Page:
New Book Summary By The Literate Cat

small black cat with glasses reading bookHello, you two-legged readers! It’s Lucinda the literate cat again, with a new book summary. The Cantankerous Cat Lady has given me a six-week contract to write more summaries for her blog. I am happy to do so.

I am glad that so many of you liked my book summaries. I even received a couple of pieces of fan mail. How purrfect!

The Cantankerous Cat Lady took a sample of my work to her writer’s group, where they praised me and thought me clever. However, Abigail, a poet and the group’s ramrod, decided that, instead of Lucinda, I should be called by my nickname, which is Lucy.

Abigail the poet says, since Lucy only has two syllables, it makes for better alliteration when you say “Lucy the literate cat.”  My Cantankerous Cat Lady prefers Lucinda because she says it sounds more musical. You decide.

Aesop’s Illustrated Fables (Leather-bound Classic Edition)

Hardcover, bonded leather

Price: $25.00

I will do just one book this week, because it is one with several stories — more than 400 of them, in fact. It is called Aesop’s Fables. I’ll give you a taste of the stories by summarizing and commenting on a couple of them.

As I stated in my last review, these two-leggeds like to write stories to help educate their young. We cats learn a lot of what we need to know from our mothers. It makes me wonder if these two-legged children are weaned too soon. Maybe it just takes them longer to learn.

The first story I’ll tell you about is called The Tortoise and the Hare. In this story, a porpoise, called Slow and Steady, challenges the hare to a race.

This hare is not someone I would like, as all he did was brag about how fast he could run. (I wonder if he could outrace a fast hunting cat!) The tortoise, Slow and Steady, got tired of his bragging and challenged him to a race. The other animals gathered to watch.

Well, the hare started fast and was well ahead, so he stopped to rest, and fell asleep by the road. Now, that’s the time I would like to be nearby so I could attack him while he slept. I’d have a juicy rabbit for dinner.

tortoise and hare racing, tortoise aheadSlow and Steady, meanwhile, never stopped, but plodded slowly towards the finish line.

When all the other animals began cheering, it woke up the hare, who was too far away to catch the tortoise, so Slow and Steady won.

This story does remind me of my time with my mother. She tried to teach us to stay focused on our destination and not to be distracted by less important things. If we were hunting, we had to pay attention to the task at hand — no napping! If the hare had remained focused on his destination, he would have won.

The Dog in the Manger: This story is about a dog who found a manger of soft hay in the barn, climbed on it and fell asleep. An ox came to eat and the dog, enraged at being awakened, snarled and barked at the ox, and attempted to bite him, not letting him near to eat. The poor hungry ox could not get near his hay.

That’s a dog for you — protecting something he doesn’t own and which he can’t eat, just because he was there first. He certainly wasn’t going to eat that hay.

Then the farmer came in the barn and saw the dog being rude to the cattle. The farmer took a stick and chased the dog out of the barn.

Hit him once for me!

It is too bad the ox was so gentle and sweet. If the dog had tried to chase me from my food, I would have jumped on his back, dug in my claws, and ridden around on his back until he decided the barn was no place he wanted to be.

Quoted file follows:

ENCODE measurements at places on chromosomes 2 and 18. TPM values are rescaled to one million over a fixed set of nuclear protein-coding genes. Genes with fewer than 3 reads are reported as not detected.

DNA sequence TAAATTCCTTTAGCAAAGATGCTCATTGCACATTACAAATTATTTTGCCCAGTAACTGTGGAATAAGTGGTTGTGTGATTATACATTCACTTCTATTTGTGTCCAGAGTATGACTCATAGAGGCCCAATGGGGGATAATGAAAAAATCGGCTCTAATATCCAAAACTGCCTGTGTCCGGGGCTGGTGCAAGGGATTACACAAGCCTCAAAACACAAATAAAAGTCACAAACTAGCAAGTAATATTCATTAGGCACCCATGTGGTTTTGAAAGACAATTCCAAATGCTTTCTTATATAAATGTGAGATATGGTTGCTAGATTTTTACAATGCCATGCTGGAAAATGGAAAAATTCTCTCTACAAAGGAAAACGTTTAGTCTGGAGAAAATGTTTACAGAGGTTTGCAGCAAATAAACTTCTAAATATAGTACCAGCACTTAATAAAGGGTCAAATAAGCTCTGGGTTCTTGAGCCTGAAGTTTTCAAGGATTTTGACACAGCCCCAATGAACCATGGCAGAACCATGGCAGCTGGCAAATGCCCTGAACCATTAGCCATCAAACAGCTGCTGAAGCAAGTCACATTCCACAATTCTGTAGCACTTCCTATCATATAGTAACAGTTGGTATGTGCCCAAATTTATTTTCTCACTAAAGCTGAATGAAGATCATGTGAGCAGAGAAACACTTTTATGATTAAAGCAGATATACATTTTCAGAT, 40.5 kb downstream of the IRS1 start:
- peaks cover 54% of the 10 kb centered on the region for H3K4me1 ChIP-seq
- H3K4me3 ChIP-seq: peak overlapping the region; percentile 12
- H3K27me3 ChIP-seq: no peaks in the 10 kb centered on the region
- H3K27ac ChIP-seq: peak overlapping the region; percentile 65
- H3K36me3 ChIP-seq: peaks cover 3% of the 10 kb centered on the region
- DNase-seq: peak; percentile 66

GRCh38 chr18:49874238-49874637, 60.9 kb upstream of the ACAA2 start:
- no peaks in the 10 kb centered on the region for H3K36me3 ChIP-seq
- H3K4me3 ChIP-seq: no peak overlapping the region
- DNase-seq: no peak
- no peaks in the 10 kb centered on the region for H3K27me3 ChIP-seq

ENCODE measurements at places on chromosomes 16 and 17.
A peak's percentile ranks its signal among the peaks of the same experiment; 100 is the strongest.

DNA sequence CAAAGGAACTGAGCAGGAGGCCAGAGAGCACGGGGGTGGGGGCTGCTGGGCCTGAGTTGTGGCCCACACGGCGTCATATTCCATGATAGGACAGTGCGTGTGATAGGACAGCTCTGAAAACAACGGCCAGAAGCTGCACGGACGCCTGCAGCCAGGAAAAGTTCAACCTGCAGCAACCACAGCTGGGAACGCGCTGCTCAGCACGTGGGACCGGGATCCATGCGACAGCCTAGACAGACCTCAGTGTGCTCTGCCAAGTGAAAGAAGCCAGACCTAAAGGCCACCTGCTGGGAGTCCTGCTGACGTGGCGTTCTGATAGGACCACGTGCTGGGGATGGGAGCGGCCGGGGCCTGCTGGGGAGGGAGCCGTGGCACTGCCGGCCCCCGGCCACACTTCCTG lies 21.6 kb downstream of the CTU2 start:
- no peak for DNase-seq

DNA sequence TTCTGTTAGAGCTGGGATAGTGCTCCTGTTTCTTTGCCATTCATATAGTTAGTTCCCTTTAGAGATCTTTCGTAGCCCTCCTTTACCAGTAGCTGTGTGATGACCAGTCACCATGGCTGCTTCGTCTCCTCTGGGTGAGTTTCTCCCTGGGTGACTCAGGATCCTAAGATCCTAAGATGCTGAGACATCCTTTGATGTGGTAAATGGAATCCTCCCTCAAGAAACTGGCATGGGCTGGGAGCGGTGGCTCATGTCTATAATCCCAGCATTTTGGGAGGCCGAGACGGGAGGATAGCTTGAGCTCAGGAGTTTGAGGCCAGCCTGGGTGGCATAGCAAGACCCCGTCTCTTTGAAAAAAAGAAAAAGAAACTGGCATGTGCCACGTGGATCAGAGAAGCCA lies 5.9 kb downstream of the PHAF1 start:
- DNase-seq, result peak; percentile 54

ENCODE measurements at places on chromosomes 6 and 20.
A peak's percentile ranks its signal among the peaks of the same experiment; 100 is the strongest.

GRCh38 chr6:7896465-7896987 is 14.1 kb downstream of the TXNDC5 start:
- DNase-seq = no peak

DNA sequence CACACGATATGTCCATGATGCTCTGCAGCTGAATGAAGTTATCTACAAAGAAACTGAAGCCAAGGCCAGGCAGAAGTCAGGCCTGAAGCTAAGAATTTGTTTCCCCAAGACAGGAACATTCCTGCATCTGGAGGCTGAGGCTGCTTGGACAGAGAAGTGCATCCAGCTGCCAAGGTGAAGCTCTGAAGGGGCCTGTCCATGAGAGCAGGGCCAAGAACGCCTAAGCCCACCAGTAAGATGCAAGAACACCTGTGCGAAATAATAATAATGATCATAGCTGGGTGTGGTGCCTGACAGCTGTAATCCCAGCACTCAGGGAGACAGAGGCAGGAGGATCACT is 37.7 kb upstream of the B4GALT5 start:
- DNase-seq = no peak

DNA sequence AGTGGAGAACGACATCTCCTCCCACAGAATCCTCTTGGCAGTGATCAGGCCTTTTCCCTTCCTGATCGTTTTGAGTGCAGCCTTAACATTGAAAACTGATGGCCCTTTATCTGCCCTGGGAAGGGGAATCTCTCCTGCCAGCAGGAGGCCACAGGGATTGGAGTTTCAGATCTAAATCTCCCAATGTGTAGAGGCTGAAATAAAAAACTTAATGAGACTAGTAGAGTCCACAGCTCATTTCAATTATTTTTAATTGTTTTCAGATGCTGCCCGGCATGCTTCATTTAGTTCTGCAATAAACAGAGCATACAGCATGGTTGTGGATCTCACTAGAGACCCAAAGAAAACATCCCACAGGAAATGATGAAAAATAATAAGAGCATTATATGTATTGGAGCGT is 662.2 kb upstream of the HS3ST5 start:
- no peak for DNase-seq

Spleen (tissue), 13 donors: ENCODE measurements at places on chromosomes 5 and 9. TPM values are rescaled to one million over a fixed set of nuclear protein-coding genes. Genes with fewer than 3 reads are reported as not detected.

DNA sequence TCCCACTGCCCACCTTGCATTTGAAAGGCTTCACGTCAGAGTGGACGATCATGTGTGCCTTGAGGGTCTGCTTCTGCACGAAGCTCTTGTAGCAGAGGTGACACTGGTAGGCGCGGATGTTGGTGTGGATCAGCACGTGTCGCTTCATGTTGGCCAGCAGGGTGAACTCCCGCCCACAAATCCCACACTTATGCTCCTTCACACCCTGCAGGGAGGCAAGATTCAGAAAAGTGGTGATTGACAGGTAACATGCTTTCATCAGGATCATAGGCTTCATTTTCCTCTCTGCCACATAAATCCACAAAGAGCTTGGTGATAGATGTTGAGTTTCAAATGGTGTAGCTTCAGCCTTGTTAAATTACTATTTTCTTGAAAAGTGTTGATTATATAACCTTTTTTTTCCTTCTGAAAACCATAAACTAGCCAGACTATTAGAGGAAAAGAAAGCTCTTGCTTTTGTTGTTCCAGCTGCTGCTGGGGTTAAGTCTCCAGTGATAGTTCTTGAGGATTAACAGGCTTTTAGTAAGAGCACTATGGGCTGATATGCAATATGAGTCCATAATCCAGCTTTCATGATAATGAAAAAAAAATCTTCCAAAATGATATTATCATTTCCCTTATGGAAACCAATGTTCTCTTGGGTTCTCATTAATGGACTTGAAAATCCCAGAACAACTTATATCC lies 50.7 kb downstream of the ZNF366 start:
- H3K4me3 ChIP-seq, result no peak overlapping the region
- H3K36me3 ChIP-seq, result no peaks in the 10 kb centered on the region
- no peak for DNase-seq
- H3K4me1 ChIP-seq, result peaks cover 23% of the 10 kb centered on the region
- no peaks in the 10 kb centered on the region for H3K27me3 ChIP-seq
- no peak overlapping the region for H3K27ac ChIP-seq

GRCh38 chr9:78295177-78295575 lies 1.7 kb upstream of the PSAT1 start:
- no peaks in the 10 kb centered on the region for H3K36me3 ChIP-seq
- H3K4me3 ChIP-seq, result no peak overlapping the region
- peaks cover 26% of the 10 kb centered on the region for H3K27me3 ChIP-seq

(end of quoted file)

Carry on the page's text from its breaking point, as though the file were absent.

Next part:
The Fox and the Grapes: A fox saw hanging grapes and wanted to eat them. He jumped several times and tried to grab them, but could not reach them. So, the fox left, deciding the grapes were probably hard and sour anyway.

That is no excuse! It’s just something the fox made up because he was too lazy to figure out how to get those grapes.

He could have asked a cat to run up the tree and knock down the grapes. The cat wouldn’t eat them. That fox just didn’t have enough ambition to find a solution.

The Crow and the Pitcher: A thirsty crow finds a pitcher with some water in it. When he dips in his beak, he can’t reach the water.

He starts dropping pebbles into the water, and when he dumps in enough pebbles, they have raised the water level enough so he can drink it.

crow throwing pebbles in pitcherThis story is all about persistence. To solve a problem, keep trying until you find a solution.

I can think of a good example from my own experience to demonstrate. When I want to eat in the morning, I first have to get the Cantankerous Cat Lady out of bed. I use many techniques. If meowing isn’t effective, I might jump on her a few times, or just walk around on her. This guarantees wakefulness. Then I have to get her to move. I pat her face, or lick her fingers, or perhaps her nose. I keep trying until I am successful. Persistence will pay off.

These are good stories. I like them because they are so short. I can read one or two and then stop to take a little nap while I mull over the meaning of the tale.

I hope you enjoyed this little review.  I will be back next week with more reviews from Lucinda, the literate cat.

18 thoughts on “New Book Summary By The Literate Cat”

  1. Great post and it seems to be a very good book for that price!

    And 400 tales, that is just awesome, I remember the tale of the tortoise and the haze, I always was the haze, want to do things fast but often bad, my wife is more a tortoise but she does things good.

    Anyway, this is recommendable to read it for childs, right? It looks like a very good childbook as well, therefore my question.

    Thanks in advance!

    • Yes, absolutely.  It is meant for children.  Each story has a little moral, or lesson, but they are all short and all things that a child will understand and identify with.  I love the look of the book itself, too — leather bound and beautifully illustrated — sounds like a treasure to me.

  2. Hi this is really nice and I like that you summarised some of stories in the book. I love reading different stories to my 5 year old son before he goes to bed. I know it is so beneficial for his reading skills too. I will look into more of your writing and I can see why your a writer as your work flows beautifully. Thanks again, Kenny